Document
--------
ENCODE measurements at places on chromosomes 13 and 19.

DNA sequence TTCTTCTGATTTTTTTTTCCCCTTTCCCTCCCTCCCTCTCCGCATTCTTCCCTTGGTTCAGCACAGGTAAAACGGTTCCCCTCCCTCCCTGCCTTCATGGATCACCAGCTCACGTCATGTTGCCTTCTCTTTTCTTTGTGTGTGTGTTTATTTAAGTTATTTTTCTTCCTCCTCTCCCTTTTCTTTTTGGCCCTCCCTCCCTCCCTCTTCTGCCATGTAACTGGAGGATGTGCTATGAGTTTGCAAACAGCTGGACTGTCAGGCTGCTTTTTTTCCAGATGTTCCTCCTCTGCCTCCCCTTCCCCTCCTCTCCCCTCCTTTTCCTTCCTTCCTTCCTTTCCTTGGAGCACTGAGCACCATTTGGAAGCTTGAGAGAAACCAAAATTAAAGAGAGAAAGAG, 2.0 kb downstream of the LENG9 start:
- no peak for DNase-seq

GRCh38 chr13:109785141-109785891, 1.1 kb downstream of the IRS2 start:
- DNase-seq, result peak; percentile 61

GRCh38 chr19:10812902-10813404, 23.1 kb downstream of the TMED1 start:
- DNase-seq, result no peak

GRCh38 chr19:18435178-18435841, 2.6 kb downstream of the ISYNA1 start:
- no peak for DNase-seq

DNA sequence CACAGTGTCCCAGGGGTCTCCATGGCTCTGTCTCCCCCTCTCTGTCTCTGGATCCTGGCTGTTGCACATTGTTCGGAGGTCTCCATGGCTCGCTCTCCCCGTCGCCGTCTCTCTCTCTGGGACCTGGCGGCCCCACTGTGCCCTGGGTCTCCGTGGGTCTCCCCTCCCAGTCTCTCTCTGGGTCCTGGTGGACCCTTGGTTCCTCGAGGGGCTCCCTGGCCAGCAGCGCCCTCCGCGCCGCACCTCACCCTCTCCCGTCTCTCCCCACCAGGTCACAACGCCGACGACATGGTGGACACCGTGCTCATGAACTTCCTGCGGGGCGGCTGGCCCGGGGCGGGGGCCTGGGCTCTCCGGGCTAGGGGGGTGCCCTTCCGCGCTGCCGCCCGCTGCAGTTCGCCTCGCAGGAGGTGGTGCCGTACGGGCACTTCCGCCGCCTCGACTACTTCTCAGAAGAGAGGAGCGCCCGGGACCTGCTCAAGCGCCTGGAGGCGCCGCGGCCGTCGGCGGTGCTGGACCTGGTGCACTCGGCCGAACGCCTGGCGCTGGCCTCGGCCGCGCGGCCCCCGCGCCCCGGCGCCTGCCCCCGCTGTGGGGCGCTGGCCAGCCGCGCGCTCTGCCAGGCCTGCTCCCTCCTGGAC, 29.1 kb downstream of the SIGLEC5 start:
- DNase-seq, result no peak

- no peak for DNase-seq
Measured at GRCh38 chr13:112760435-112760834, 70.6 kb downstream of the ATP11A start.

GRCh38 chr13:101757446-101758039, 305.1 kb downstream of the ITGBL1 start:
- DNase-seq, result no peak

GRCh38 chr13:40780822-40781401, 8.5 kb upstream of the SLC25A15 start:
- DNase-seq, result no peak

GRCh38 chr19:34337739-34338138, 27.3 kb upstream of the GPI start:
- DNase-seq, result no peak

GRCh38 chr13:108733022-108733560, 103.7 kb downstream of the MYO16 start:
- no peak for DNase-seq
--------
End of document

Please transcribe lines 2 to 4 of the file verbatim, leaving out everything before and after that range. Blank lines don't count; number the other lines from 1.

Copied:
DNA sequence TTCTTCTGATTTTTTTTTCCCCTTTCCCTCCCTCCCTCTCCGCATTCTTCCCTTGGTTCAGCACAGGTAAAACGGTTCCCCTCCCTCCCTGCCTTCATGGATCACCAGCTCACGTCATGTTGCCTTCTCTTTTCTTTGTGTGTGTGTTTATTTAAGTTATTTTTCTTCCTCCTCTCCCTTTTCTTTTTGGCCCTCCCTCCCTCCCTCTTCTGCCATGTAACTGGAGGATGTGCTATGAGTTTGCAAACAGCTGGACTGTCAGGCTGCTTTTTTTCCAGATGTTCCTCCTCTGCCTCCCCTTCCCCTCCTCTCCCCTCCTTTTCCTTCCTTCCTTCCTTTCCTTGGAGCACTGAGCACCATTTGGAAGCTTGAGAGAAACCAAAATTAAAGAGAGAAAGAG, 2.0 kb downstream of the LENG9 start:
- no peak for DNase-seq

GRCh38 chr13:109785141-109785891, 1.1 kb downstream of the IRS2 start: